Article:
The present touring production is directed by Joe Mantello who has also won many awards including Outer Critics Circles, Drama Desks, Tonys and membership into The Theater Hall of Fame. Wicked’s book by Winnie Holzman won her the Drama Desk Award for Outstanding Book of a Musical. The music and lyrics were composed by Stephen Schwartz who has won three Oscars, three Grammys, four Drama Desk Awards, one Golden Globe Award. So, it is no surprise that many critics have attributed the success of Wicked directly to the quality of the production rather than to the  subject matter.


This musical is not a rewrite, a reboot, a revival, or a retelling of the story behind Frank L Baum’s The Wizard of Oz; in modern parlance, it's an origin story of its principal characters. Wicked has the knowing charm of Tom Stoppard’s Rozencratz and Guilderstern are Dead, in that it does work in some of the events of Dorothy Gale’s story into the background. But it would be too easy to suggest that this story is Maguire’s attempt to give the Wicked Witch of the West her due. The world he created is a much more complex making of subject matter: it treats the vagaries of historical context, rather than serving as a story of character assignation.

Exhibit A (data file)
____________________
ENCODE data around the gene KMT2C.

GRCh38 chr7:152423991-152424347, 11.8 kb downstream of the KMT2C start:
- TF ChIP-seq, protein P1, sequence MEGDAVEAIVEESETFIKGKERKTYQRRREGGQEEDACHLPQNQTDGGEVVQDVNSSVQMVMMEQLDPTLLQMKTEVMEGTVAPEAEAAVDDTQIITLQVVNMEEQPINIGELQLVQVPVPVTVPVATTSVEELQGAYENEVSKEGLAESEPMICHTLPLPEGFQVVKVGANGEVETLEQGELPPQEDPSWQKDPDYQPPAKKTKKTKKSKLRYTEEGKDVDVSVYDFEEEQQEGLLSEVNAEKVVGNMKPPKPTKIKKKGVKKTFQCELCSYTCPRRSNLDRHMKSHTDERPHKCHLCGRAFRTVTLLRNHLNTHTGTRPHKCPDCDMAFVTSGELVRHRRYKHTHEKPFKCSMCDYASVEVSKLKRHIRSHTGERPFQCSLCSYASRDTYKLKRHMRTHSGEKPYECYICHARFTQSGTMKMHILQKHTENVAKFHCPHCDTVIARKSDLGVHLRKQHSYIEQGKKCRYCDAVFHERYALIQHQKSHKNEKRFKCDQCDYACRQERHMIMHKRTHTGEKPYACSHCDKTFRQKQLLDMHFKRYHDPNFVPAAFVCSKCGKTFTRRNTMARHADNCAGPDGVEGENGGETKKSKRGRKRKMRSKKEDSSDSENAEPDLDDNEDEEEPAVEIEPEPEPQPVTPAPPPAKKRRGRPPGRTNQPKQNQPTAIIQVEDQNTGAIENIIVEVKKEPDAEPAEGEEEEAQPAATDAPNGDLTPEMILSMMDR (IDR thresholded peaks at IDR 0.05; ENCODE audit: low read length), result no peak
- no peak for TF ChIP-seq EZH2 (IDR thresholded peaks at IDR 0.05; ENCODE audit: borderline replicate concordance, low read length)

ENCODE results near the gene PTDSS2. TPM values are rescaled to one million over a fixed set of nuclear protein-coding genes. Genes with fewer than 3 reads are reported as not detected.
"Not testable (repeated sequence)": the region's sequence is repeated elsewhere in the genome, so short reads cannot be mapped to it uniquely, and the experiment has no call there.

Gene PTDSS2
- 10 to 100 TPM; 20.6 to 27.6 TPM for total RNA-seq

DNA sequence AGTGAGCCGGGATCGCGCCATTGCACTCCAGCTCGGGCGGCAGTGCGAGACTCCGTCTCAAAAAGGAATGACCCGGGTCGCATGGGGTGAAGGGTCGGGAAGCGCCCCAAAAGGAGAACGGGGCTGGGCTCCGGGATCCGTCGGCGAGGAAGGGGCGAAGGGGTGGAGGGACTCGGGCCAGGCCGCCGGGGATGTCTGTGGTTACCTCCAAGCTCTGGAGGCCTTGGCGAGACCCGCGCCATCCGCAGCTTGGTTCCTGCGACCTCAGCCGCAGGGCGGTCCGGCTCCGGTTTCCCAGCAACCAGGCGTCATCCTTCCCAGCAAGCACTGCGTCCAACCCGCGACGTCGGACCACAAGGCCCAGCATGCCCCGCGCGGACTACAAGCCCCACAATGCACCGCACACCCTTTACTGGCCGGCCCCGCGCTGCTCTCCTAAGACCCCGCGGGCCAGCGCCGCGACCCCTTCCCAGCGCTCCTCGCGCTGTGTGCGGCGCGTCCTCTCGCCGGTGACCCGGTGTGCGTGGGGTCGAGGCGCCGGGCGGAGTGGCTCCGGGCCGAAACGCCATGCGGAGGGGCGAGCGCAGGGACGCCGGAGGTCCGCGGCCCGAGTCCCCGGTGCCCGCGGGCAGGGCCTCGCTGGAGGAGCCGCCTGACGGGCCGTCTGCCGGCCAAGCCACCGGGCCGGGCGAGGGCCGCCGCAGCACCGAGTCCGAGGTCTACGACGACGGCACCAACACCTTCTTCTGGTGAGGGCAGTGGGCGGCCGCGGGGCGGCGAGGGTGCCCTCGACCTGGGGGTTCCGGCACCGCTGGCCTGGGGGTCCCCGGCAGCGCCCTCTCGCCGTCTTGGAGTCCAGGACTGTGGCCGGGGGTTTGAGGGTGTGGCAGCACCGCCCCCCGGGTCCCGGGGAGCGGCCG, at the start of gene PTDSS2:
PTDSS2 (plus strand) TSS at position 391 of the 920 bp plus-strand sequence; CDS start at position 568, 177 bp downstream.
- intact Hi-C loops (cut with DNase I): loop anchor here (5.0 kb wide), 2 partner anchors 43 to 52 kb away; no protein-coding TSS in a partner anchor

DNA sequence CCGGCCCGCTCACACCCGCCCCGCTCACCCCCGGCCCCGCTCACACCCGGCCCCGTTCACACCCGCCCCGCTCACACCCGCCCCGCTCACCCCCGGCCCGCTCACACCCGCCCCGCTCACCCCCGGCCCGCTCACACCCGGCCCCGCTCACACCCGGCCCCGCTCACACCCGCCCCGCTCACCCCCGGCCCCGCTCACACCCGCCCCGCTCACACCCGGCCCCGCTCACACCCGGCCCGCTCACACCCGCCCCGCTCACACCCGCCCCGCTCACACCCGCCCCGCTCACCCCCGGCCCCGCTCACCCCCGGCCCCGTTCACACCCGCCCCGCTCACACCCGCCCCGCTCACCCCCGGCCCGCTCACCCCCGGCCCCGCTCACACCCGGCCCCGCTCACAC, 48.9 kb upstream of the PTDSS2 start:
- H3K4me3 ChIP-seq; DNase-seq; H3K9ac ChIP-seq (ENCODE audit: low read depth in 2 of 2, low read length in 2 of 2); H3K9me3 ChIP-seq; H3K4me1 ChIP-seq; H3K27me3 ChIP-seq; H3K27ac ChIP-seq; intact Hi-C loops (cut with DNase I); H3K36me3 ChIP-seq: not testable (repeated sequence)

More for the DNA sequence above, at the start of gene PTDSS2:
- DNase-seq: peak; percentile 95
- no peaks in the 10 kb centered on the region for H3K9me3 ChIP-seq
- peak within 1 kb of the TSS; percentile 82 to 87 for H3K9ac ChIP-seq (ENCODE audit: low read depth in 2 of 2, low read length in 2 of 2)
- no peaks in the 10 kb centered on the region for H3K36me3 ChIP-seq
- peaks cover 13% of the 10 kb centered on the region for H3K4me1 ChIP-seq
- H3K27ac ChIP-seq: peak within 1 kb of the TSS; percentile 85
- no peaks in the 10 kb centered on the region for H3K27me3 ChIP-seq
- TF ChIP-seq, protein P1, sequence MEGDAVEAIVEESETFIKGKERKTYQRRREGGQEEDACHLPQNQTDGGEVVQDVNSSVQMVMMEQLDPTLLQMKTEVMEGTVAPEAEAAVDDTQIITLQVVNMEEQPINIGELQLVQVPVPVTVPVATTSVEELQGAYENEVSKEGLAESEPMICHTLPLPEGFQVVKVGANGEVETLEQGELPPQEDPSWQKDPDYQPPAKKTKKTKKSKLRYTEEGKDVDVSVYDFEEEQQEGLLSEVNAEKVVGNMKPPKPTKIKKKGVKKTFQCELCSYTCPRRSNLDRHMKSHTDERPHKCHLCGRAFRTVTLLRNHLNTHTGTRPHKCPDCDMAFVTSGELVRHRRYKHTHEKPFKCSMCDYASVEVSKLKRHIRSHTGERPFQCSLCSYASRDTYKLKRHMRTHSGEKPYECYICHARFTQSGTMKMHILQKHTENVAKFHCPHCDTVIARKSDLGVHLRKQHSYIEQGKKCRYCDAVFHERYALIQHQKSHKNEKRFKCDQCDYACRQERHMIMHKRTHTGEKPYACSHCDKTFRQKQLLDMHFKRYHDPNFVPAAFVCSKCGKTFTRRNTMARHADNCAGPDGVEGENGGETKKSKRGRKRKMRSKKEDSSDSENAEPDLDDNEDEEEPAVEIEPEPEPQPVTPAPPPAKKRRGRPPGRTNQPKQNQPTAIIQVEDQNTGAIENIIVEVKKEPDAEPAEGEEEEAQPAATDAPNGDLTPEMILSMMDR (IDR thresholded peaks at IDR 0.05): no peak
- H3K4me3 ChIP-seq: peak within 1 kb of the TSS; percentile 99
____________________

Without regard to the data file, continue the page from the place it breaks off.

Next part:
Many reviewers frame the story as a commentary on good and evil since, let’s face it, the Wicked Witch has been one of the dominant villains in Western culture for nearly a century, so the idea that she may have not actually been evil is very intriguing. But is that the whole story?


Celia Hotttenstein (photo by Joan Marcus)


Though it's physically impossible to take a Broadway production on the road in all its original glorious detail, the Wicked tour doesn't cut any corners. It serves up the flying scenes, the giant mechanical dragon clock sitting atop the proscenium arch , and the floating bubble shooting bubbles as it crosses the stage. The array of physical stunts and props maintained for the traveling performance is impressive. Also immediately noticeable is the fact that the wigs and the costumes are of the same excellent quality one would expect from a permanent show.